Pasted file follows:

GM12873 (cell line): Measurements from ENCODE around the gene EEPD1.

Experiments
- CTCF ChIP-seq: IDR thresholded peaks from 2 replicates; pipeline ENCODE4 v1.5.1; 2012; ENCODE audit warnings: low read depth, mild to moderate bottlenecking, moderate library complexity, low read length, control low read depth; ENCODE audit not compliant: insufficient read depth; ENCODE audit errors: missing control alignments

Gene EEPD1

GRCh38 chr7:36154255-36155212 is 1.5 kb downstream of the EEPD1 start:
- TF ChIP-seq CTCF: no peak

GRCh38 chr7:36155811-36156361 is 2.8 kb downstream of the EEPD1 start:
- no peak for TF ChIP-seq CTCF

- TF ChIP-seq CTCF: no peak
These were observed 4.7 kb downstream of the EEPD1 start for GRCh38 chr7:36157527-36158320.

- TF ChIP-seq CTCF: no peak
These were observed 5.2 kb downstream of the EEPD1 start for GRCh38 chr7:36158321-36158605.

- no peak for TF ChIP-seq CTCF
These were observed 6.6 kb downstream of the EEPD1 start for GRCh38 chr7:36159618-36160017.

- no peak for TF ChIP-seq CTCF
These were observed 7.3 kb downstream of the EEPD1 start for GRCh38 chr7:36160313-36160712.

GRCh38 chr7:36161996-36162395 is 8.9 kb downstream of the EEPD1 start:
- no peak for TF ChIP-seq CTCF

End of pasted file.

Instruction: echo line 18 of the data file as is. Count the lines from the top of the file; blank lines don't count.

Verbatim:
- no peak for TF ChIP-seq CTCF